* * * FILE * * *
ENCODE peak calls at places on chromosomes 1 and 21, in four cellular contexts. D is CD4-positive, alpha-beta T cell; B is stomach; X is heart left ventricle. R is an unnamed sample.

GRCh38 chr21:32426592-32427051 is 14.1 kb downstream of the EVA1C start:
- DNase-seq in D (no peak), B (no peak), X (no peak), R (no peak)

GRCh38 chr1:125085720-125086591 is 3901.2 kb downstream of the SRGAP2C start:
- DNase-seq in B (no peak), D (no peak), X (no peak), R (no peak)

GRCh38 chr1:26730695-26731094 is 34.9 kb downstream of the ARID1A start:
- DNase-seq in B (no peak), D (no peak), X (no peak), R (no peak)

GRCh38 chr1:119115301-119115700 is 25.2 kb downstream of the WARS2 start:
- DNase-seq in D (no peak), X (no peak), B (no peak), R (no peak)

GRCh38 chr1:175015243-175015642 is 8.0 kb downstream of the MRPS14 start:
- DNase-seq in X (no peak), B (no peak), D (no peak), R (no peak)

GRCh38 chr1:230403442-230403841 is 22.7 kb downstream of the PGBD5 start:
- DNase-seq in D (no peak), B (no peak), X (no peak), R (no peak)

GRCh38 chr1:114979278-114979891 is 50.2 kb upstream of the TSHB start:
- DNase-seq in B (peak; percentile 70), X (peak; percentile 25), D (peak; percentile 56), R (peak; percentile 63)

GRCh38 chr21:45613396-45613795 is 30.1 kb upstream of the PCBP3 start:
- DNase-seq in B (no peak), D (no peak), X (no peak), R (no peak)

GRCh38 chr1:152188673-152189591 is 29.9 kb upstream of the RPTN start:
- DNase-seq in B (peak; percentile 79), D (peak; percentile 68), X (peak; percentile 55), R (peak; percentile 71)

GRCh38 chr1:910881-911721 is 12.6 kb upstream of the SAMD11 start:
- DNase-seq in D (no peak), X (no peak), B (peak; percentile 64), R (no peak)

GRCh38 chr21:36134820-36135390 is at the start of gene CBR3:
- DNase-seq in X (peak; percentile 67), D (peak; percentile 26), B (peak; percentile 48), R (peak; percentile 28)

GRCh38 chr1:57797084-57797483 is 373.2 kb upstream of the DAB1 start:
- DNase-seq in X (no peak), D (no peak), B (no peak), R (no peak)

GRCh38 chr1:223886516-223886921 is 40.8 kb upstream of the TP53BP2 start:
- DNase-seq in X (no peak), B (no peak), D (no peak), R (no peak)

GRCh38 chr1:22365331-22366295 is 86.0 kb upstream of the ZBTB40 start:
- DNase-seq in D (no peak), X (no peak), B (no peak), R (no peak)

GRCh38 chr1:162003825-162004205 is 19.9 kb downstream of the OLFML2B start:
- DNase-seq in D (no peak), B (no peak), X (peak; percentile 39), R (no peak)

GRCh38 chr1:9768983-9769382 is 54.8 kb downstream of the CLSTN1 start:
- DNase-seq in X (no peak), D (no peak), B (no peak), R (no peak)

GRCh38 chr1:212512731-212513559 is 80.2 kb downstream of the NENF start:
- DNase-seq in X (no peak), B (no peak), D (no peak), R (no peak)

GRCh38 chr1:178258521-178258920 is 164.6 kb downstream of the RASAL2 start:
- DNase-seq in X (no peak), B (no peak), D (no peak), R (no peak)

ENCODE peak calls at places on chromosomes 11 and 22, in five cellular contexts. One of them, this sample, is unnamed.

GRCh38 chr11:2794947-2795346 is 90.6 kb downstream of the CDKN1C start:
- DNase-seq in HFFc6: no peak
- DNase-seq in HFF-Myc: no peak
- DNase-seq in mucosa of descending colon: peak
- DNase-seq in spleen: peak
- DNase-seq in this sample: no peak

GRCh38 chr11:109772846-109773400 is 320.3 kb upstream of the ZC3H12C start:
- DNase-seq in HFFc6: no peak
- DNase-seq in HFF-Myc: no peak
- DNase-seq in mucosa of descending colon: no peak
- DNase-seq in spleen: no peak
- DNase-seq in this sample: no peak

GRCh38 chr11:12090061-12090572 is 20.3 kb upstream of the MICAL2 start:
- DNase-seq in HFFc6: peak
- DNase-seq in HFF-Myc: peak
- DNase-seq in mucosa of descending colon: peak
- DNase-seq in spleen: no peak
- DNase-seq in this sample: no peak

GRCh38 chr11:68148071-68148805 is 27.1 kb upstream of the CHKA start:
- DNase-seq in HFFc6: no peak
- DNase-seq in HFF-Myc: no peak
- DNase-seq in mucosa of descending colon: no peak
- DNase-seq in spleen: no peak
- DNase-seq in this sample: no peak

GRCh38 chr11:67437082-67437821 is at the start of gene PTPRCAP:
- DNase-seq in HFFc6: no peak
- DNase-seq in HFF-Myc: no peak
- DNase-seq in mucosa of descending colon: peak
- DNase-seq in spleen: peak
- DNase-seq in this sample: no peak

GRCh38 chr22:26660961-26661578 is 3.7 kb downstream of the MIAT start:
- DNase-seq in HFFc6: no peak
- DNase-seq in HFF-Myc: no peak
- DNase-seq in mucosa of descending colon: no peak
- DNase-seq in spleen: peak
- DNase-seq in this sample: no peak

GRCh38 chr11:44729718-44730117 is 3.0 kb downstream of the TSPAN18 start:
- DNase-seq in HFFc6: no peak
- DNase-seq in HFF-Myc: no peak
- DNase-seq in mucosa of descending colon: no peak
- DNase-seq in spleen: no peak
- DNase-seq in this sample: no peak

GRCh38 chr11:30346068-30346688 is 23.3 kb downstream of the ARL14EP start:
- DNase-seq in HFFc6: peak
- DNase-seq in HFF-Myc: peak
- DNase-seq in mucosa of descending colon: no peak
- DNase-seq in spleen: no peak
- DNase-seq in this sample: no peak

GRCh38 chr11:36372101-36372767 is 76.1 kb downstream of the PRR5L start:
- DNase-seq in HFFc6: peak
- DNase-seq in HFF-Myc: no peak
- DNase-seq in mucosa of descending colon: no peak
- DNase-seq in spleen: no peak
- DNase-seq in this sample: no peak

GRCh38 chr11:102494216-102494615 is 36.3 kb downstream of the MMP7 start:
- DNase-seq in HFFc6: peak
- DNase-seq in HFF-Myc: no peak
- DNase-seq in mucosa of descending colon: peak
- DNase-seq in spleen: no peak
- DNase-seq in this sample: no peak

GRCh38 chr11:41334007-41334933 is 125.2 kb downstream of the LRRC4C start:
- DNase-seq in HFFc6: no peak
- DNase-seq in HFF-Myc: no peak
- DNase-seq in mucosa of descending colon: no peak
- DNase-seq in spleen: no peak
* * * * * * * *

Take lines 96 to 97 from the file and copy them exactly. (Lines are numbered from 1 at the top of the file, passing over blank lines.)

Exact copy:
- DNase-seq in mucosa of descending colon: peak
- DNase-seq in spleen: no peak